Alex Palou joined the field at the Nurburgring, joining Teo Martin Motorsport in place of Nelson Mason, and immediately found himself on pole position, but the Spaniard collided with Fittipaldi in race one to end his chances of points, with Isaakyan taking his second victory of the year, but a mistake from the Russian in the mixed conditions of race two gifted Palou his maiden victory.
The series made its debut at the Autodromo Hermanos Rodriguez in Mexico, and Fittipaldi did the race double, taking over the championship lead once again from Isaakyan in race one before coming out on top in an often chaotic race two ahead of Celis Jr., while Isaakyan collided with Nissany on the penultimate lap as they battled for the podium, gifting Tereschenko his maiden top three finish.
The series remained in North America for the penultimate round of the year with a first visit to the Circuit of the Americas, and Binder took a dominant third win of the season in race one ahead of Orudzhev, who fought his way passed Fittipaldi for second, although thanks to Isaakyan finishing fourth, the Brazilian edged out an eighteen-point advantage in the championship.
Fittipaldi saw his points lead cut however when he retired from race two, although Isaakyan could only finish sixth, with Orudzhev taking his second win of the year ahead of Palou and Diego Menchaca, who claimed his first podium of the year for Fortec Motorsports.
The season concluded in Bahrain, with Henrique Chaves joining the grid in AVF’s third entry and claiming a debut victory, but Fittipaldi’s second place was enough for him to clinch the title as Isaakyan suffered engine problems at the start and was not classified, while Binder led home a Lotus 1-2 in the final race of the year, with Tatiana Calderon claiming an impressive podium in her first race for RP Motorsport, the first podium for a female driver in the history of 3.5.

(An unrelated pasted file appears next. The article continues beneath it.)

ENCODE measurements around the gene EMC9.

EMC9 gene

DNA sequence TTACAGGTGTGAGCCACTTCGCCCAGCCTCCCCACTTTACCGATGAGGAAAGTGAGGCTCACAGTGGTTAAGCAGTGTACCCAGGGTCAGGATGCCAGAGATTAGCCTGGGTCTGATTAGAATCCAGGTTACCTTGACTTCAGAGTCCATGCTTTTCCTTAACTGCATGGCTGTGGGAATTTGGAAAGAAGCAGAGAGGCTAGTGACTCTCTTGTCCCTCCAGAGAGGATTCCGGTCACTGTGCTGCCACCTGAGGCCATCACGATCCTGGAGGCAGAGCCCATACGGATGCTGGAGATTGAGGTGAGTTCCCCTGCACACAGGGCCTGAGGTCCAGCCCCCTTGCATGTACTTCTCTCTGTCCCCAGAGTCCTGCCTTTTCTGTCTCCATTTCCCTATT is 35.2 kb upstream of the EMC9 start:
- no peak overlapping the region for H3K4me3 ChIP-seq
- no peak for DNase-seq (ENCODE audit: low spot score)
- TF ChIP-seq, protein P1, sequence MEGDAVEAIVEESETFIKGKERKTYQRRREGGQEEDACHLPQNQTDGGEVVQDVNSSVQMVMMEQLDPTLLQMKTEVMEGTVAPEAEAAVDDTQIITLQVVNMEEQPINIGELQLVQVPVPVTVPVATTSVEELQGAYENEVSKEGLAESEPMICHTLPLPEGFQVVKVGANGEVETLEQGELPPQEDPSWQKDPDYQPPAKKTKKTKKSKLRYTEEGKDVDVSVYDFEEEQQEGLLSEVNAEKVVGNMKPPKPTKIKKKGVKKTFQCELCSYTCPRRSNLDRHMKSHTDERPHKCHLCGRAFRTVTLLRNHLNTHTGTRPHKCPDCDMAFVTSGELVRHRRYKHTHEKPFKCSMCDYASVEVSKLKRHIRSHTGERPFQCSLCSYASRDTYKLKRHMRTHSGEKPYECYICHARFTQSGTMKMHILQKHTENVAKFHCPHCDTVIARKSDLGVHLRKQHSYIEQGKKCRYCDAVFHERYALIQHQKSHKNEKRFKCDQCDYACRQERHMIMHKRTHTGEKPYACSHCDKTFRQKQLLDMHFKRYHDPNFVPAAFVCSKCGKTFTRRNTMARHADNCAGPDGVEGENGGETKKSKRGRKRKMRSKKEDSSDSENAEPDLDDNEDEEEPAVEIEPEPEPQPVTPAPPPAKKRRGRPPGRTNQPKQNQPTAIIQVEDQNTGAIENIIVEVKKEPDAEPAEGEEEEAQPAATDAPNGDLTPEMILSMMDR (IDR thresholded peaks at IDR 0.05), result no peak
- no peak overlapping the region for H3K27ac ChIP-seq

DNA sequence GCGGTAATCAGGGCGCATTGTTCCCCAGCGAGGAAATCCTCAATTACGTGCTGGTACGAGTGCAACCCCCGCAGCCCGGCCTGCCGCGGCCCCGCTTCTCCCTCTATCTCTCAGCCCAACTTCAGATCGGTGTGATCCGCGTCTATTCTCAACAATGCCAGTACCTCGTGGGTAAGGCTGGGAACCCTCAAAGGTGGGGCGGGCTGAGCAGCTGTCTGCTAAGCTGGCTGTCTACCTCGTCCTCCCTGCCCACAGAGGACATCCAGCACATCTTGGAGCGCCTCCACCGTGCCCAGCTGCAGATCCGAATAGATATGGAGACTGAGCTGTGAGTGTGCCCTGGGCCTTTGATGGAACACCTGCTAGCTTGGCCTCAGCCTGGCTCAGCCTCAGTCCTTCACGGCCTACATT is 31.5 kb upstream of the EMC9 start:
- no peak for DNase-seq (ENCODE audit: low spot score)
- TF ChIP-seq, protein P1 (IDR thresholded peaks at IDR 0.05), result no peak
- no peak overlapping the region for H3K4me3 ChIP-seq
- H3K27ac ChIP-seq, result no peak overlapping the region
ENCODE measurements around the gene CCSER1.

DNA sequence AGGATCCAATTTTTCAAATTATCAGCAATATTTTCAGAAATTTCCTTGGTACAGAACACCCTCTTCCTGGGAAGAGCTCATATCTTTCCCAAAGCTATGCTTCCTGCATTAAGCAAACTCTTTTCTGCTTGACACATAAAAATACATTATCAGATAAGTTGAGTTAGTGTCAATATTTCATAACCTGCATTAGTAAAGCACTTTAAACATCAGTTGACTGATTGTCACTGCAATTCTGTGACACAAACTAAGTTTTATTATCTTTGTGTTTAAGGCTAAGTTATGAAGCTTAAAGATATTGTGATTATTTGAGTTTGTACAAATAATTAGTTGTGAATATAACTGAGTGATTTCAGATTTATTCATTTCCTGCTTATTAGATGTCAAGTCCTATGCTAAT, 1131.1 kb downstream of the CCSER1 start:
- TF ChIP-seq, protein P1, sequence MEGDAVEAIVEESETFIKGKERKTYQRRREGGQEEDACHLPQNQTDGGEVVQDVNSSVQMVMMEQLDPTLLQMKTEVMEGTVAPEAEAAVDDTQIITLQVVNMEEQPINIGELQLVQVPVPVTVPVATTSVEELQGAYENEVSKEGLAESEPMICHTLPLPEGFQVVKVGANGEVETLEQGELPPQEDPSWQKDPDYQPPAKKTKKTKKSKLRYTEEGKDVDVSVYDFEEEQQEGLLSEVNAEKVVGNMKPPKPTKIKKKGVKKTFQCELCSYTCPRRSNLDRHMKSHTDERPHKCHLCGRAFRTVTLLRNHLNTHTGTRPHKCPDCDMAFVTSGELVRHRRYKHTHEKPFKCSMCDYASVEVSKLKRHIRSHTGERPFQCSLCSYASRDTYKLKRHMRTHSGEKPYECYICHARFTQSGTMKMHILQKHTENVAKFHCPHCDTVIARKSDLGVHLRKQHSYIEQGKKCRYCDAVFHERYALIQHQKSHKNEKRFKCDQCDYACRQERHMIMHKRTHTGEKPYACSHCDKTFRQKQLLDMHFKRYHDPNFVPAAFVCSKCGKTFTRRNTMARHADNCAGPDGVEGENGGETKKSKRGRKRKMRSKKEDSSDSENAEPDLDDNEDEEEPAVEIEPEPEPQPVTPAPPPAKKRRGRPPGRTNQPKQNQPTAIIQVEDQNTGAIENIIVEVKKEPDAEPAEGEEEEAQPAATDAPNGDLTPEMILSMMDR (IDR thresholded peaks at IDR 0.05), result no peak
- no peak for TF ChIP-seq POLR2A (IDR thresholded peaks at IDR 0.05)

What happens next?
Unfortunately, RPM-MKTG pulled the plug on the championship, with the lack of entries alarming, particularly as in 2017 it was a support series for the FIA World Endurance Championship and took in some of the best circuits around the globe including their first ventures to Mexico, the United States of America and Bahrain.
Despite the lack of entries – the most we saw all season was twelve drivers on the grid – the racing did not lack entertainment, but there is no doubt Fittipaldi was a deserving champion, with six victories, four further podiums and ten pole positions, and it would not be a surprise if he ultimately becomes the next Brazilian on the Formula 1 grid, as is his aim.
But it was not all about the Brazilian, with the likes of Isaakyan, Celis Jr., Binder, Nissany, Orudzhev, Palou and Chaves all showing they’ve got something behind them, and although some are likely to end up with a roof over their head in 2018, wherever they end up will give their category something extra.
World Series Formula V8 3.5 may have seen its final race, but for those involved, the future remains bright.